1950 – Dr. William Berenberg leads the development of a multidisciplinary team approach in treating cerebral palsy.
1971-2 – Dr. John Hall brings to Boston Children's the advanced practice of joint-preserving hip surgery through the techniques of inominate osteotomy (Salter's technique), and Chiari osteotomy to treat acetabular dysplasia.
1972 – Dr. John Hall and Mr. William Miller develop the Boston Brace System, a nonoperative means of treating idiopathic scoliosis and other spinal deformities.
1975 – Children's researchers Drs. Peter Hauschka, Jane Lian and Paul Gallop discover osteocalcin in bone matrix (an abundant protein of mineralized bone). Osteocalcin contains three gamma-carboxyglutamic acid residues that bind calcium.
1983 – Boston Children's surgeons Drs. John Hall and Michael Millis perform the first short-segment interior instrumentation and fusion for thoracolumbar scoliosis. This technique fusing only three to four vertebrae, allows for correction of severe scoliosis, while maintaining flexibility in selected patients enabling virtually normal long-term activity.
1991 – For the first time at Boston Children's, orthopedic surgeons perform a Bernese periacetabular osteotomy.
1992 – Orthopedic surgeons in the Child and Adult Hip Preservation Program develop a modified surgical approach for the periacetabular osteotomy, called the direct anterior approach. This advance further reduces the abductor morbidity formerly associated with acetabular redirectional procedures.
1992 – Dr. John Emans designs a new lumbosacral fixation device for the treatment of severe spondylolisthesis.
1997 – Dr. John Emans pioneers the use and evaluation of pedicle screws in the treatment of adolescent idiopathic scoliosis.
1998 – John Emans, MD, and his colleagues in the Division of Spinal Surgery are hand-selected as the second team in the world to perform a Vertical Expandable Prosthetic Titanium Rib (VEPTR) operation, a surgical procedure designed to treat congenital scoliosis, congenital chest wall deformities and thoracic insufficiency syndromes.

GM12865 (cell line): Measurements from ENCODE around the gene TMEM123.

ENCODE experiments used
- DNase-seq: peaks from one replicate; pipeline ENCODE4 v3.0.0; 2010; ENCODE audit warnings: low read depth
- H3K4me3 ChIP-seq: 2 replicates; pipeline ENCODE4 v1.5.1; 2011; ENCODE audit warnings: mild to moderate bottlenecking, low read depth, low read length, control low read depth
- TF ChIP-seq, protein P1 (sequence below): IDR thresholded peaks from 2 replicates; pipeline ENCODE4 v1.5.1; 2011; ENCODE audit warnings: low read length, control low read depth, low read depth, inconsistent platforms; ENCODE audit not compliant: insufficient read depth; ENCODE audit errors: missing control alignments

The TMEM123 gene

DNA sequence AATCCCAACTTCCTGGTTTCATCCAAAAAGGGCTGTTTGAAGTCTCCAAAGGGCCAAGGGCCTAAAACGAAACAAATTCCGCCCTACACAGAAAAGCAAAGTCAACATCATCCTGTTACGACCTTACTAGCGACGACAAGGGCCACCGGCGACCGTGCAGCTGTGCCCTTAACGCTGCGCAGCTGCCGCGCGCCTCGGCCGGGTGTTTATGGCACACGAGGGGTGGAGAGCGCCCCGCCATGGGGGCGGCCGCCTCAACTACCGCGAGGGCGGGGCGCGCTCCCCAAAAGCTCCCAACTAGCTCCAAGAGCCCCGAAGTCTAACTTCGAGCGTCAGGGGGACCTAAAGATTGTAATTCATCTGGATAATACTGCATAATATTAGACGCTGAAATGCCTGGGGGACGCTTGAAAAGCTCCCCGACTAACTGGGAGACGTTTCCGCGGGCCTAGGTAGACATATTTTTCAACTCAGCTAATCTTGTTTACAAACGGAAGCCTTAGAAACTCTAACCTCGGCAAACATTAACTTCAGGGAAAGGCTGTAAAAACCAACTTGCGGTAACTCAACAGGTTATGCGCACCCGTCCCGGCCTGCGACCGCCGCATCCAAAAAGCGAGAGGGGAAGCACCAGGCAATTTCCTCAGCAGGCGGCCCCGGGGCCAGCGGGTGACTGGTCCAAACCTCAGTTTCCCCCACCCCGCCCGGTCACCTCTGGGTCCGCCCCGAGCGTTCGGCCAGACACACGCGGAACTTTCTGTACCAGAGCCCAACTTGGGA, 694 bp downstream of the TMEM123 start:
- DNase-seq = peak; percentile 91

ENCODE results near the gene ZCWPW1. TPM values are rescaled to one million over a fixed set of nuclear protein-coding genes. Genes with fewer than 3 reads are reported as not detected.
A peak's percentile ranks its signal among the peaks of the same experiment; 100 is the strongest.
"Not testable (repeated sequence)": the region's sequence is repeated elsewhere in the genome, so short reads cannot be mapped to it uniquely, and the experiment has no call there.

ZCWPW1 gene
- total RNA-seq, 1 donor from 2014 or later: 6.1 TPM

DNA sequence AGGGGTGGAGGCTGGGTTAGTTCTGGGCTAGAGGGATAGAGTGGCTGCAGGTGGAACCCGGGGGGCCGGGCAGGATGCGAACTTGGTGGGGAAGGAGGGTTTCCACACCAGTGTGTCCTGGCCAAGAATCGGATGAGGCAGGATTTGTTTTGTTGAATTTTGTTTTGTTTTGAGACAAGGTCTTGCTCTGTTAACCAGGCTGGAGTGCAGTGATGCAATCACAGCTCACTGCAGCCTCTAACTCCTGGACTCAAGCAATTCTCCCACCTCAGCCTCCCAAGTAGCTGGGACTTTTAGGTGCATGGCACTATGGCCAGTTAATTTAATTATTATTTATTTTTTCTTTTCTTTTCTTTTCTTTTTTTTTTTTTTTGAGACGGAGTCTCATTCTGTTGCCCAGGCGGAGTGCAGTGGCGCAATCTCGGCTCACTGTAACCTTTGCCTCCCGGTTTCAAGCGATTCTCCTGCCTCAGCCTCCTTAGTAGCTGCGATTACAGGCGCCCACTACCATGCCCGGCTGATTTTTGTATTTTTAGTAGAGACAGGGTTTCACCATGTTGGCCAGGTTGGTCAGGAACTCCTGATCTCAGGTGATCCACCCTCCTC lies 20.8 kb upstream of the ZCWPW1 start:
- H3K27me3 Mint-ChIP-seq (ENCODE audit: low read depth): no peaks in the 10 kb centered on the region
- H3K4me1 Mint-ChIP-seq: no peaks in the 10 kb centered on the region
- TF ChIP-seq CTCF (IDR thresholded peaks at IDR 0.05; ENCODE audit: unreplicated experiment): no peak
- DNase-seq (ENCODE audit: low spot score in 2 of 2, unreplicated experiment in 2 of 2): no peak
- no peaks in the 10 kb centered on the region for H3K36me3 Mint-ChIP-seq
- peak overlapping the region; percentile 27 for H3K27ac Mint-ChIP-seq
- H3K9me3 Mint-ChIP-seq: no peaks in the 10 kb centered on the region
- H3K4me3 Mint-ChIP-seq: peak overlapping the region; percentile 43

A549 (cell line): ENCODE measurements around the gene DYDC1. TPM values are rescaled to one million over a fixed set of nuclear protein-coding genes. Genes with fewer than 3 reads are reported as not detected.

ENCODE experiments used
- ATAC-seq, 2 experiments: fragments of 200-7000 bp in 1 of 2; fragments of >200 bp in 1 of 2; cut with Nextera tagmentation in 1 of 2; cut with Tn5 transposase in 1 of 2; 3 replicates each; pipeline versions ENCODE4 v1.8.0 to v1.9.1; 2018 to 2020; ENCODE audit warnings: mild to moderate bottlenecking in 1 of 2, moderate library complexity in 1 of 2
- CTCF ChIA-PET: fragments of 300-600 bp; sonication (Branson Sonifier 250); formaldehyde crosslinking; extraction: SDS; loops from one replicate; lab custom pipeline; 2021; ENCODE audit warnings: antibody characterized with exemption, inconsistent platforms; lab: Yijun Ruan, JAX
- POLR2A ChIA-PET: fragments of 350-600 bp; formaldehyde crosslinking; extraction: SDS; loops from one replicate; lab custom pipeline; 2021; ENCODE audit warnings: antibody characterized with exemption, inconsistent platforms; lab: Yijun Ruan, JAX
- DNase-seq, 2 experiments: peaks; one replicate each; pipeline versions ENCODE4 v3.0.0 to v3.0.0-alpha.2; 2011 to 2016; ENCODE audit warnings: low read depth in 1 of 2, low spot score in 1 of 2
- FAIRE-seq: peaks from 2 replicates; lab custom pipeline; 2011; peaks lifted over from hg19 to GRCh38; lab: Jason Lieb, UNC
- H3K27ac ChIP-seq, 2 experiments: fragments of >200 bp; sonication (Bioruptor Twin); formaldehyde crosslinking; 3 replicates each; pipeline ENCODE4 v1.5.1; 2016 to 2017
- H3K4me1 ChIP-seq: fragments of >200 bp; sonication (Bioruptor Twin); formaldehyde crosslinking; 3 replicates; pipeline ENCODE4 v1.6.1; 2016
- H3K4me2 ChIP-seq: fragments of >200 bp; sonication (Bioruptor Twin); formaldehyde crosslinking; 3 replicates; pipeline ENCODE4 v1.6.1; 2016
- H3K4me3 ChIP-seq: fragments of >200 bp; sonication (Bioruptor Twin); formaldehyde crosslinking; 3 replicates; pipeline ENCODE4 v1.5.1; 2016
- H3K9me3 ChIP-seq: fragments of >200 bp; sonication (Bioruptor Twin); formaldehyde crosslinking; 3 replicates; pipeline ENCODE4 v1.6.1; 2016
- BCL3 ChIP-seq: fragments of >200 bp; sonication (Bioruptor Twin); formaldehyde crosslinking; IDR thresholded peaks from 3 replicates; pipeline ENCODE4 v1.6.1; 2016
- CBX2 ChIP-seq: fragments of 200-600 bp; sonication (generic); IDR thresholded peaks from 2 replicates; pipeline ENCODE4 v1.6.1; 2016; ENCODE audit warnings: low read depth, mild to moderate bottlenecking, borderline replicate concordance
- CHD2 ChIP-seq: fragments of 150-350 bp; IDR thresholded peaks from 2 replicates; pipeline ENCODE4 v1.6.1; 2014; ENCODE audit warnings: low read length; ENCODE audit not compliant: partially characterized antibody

1999 – In collaboration with researchers at Beth Israel Deaconess, Boston Children's surgeon and researcher, Young-Jo Kim, MD, PhD, has applied a new imaging technique, delayed Gadolinium Enhanced Magnetic Resonance Imaging of Cartilage (dGEMRIC). dGEMRIC is utilized to assess early osteoarthritis in patients with hip dysplasia. This new technique is proven to be more sensitive than standard x-rays in detecting arthritis.
2000 – Orthopedic Surgery at Boston Children's establishes an international, multi-center study of the treatment of brachial plexus birth palsy.
2001 – Introduced to Children's Hospital by Dr. Young-Jo Kim, the surgical hip dislocation technique devised by Professor Reinhold Ganz, Switzerland. This dislocation technique allows for complete and safe access to the hip joint in treatment of hip deformities such as slipped capital femoral epiphysis and Perthes disease.
2001 – Thoracoscopic anterior spinal surgery, a technique that requires small incisions in the chest, reducing pain and recovery time as compared to conventional surgery, is performed by Children's orthopedic surgeons.
2003 – The Department of Orthopedic Surgery establishes the Clinical Effectiveness Research Center (CERC). The first of its kind, the CERC is established to provide evidence-based standards of care for children with musculoskeletal disorders throughout the world.
2003 – Orthopedic surgeon and researcher Dr. Martha Murray investigates a new approach in fixing tears to the knee's anterior cruciate ligament (ACL). Using platelet-rich plasma and a collagen hydrogel, to help facilitate the regeneration of the ligament tissue.
2005 – Boston Children's Child and Adult Hip Preservation Program performs its 700th acetabular redirection osteotomy.
2010 – The Sports Medicine Program pioneers research into the regeneration of ACL tissue and growth plate-sparing surgeries for ACL repair in pre-adolescents.